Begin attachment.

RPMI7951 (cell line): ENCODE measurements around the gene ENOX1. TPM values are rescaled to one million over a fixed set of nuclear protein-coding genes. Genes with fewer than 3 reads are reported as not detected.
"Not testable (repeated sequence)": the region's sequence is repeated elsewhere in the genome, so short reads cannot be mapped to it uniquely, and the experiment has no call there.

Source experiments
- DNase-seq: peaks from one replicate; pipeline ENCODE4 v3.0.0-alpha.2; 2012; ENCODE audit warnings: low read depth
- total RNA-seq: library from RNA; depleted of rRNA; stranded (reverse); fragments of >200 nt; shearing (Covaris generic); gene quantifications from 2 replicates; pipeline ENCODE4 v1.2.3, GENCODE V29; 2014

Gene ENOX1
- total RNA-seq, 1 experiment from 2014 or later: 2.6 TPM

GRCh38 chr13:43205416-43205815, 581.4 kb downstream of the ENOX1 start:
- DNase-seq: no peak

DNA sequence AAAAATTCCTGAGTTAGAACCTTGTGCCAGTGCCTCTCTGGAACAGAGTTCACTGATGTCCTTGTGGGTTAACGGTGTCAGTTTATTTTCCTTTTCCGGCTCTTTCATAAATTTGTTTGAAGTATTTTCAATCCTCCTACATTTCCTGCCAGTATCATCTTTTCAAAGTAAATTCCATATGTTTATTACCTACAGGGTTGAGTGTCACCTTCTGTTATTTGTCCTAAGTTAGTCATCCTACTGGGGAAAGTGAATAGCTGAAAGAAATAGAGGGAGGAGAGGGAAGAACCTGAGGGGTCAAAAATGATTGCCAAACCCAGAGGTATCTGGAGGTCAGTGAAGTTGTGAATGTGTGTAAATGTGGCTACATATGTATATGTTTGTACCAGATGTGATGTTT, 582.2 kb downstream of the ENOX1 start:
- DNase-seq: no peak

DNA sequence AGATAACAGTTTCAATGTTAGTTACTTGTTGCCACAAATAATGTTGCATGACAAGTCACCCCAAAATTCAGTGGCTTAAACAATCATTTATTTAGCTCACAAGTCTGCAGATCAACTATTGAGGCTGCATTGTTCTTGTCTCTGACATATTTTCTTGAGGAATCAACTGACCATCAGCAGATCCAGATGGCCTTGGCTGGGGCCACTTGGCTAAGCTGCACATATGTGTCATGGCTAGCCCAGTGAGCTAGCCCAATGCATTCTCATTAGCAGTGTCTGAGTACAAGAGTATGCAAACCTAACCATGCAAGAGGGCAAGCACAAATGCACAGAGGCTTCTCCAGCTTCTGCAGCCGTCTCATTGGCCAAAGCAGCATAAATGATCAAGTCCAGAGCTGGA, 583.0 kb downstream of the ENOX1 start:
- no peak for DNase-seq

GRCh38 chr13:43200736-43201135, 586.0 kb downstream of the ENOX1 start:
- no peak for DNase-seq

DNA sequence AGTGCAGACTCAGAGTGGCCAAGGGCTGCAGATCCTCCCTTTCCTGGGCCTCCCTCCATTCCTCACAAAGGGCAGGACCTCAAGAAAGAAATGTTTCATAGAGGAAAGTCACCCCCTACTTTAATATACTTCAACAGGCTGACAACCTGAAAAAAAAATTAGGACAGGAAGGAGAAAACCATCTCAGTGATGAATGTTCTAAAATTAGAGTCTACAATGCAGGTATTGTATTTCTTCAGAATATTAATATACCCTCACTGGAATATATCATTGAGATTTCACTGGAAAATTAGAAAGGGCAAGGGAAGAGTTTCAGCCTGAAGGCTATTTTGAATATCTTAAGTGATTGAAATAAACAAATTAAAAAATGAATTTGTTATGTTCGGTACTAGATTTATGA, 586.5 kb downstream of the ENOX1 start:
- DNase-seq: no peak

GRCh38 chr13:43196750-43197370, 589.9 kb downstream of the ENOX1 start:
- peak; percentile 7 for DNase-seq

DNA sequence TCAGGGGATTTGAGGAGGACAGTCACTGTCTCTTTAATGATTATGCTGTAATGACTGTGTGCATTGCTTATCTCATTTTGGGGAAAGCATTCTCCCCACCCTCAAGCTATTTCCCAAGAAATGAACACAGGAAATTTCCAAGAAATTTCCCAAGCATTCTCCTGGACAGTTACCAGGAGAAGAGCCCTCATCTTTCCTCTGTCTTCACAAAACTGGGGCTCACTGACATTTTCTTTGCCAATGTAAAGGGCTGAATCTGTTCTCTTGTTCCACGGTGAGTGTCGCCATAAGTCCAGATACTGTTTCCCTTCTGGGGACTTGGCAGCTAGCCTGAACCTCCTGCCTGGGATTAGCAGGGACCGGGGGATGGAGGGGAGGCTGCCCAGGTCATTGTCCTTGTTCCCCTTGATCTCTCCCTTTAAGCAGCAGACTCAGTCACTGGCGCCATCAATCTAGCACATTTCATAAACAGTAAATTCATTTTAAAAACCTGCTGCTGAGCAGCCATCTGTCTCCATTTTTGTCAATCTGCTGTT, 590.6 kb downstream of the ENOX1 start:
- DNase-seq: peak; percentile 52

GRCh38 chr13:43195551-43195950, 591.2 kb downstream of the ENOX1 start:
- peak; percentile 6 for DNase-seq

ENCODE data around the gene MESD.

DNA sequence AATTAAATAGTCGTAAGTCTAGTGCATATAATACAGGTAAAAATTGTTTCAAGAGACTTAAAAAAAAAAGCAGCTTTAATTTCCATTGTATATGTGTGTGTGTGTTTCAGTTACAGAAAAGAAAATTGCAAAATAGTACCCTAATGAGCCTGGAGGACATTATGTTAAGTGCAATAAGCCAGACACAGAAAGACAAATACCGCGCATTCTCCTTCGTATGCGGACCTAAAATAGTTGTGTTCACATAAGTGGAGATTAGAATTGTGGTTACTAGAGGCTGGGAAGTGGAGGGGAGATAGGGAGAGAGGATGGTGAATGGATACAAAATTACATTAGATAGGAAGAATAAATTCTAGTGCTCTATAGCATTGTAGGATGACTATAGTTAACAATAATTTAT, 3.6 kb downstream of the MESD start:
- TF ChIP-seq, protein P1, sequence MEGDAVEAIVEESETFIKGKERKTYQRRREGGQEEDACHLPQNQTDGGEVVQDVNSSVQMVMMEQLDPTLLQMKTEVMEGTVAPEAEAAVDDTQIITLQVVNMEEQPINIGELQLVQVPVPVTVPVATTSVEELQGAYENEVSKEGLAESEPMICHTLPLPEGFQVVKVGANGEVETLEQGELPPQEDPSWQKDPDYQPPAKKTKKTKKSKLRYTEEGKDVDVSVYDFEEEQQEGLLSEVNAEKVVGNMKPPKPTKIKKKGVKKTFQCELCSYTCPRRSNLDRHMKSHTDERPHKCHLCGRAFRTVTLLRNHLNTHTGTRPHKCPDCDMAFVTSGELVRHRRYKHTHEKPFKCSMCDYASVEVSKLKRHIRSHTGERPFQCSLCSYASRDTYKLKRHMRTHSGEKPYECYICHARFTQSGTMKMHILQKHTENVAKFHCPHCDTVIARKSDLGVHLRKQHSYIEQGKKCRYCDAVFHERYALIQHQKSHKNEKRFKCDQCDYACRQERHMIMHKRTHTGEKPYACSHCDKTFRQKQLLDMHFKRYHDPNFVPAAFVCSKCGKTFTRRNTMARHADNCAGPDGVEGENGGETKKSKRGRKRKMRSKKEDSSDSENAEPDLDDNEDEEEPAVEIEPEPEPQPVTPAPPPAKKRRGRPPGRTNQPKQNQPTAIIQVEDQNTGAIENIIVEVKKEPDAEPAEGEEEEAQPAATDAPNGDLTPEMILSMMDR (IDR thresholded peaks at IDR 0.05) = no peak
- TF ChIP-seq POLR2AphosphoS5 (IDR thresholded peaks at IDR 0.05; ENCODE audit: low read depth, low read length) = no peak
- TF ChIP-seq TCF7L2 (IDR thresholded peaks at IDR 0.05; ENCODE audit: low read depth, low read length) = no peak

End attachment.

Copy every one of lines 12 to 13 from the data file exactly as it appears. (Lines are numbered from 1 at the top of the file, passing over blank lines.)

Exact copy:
DNA sequence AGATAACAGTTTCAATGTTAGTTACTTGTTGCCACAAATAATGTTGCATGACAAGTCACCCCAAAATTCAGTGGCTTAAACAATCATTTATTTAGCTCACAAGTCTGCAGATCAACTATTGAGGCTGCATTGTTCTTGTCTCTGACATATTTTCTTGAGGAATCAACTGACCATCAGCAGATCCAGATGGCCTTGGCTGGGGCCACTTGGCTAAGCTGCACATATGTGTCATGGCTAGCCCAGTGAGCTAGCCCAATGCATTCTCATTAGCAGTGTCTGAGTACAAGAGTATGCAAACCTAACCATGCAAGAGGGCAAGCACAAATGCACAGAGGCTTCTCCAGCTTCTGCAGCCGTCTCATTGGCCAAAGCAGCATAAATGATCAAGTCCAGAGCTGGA, 583.0 kb downstream of the ENOX1 start:
- no peak for DNase-seq